Hands On – Learning Four Calligraphy Hands as a Beginner Scribe

Goals

A mess of calligraphy practice pages
A mess of calligraphy practice pages

This year, I wanted to focus on learning calligraphy hands and how each hand changes the look of the same text. This experiment gives me kinetic memory of how each hand is styled and let me determine what I like about each hand.

Materials

I used a Pilot Pen (1.5mm nib) with black ink, several pages of Bienfang’s Calligraphic Paper, a sheet of Bristol paper marked with guidelines every 5/8/5 mm, a light box, and a copy of Herbert Mason’s Gilgamesh: A Verse Narrative.

My process was simple: pick a calligraphy hand and write out the first ten lines of Gilgamesh. The light box allowed me to write on calligraphy paper on top of the guidelines without reworking the guidelines on every paper.

A book of calligraphy diagrams, a lightbox, a sheet of paper with practice letters written on it.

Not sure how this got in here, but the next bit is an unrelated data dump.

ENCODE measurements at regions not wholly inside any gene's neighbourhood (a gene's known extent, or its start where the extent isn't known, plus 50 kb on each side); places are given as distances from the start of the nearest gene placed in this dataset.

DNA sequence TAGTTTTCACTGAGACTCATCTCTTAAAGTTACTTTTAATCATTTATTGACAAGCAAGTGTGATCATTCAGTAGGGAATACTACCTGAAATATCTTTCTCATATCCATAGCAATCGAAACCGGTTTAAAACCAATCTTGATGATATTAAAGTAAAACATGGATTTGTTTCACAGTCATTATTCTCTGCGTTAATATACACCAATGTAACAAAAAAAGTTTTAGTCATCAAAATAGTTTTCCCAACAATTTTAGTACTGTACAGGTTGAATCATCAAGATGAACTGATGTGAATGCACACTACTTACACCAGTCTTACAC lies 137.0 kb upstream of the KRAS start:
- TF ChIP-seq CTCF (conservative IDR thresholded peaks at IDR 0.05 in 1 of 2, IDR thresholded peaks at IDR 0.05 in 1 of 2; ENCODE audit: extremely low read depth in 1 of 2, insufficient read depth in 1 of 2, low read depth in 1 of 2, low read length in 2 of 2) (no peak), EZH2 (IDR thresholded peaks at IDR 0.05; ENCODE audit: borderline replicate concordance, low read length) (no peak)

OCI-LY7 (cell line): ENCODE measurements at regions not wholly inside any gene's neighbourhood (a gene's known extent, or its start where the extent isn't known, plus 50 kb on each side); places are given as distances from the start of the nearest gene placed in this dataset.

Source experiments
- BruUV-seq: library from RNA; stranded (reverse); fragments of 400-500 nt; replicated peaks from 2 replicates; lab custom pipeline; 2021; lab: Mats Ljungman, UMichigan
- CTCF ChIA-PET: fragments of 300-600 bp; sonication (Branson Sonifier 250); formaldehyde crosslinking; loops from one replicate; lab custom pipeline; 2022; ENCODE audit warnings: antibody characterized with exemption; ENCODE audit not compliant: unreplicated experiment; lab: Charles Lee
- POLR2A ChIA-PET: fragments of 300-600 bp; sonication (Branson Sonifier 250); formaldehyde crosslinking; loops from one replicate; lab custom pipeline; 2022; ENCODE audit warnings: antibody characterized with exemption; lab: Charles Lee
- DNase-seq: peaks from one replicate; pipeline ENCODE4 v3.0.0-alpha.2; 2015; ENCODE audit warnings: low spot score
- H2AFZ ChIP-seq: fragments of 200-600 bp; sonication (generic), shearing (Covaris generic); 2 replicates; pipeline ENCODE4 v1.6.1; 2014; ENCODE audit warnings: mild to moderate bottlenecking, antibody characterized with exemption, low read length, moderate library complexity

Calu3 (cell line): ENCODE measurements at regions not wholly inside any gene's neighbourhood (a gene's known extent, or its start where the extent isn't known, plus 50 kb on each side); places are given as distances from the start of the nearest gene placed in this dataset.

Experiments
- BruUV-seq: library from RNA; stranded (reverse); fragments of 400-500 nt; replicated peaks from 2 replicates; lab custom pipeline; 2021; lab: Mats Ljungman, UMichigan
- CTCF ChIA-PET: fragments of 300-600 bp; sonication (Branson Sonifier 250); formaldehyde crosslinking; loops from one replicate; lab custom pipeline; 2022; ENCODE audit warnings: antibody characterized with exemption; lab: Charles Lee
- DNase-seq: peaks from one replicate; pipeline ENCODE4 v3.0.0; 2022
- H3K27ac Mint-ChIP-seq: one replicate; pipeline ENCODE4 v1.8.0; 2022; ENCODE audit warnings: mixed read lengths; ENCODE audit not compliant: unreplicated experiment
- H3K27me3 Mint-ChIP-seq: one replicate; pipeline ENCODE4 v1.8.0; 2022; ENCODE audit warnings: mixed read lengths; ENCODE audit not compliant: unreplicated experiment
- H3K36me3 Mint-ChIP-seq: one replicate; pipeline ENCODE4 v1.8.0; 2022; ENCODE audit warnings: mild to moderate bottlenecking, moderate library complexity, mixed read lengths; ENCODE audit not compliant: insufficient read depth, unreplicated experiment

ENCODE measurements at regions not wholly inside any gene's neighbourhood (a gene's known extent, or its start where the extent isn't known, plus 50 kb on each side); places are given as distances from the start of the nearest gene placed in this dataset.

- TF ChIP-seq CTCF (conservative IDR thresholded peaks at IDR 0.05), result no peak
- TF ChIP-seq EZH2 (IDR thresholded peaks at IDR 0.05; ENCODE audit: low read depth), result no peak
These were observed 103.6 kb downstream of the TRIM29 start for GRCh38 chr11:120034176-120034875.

The ductus for all hands come from Julien Chazal’s Calligraphy: A Complete Guide.

Gilgamesh

Gilgamesh was king of Uruk,
A city set between the Tigris
And Euphrates rivers
In ancient Babylonia.
Enkidu was born on the Steppe
Where he grew up among the animals.
Gilgamesh was called a god and man;
Enkidu was an animal and man.
It is the story
Of their becoming human together.
(Herbert 1970, 15)

Photos and Commentary

Roman Quadrata

Chazal says this hand dates from the 1st to the 6th centuries (Chazal 2013, 34). This is a very legible script to read as it mostly resembles modern capitals. According to the guide, I should have used a calame or brush instead of a calligraphy pen but I used what I had. The characters were easy to write although I did have trouble with the swoop on the A and all the serifs. I do not like the serifs and left them off when I could. 5/10, I need more practice.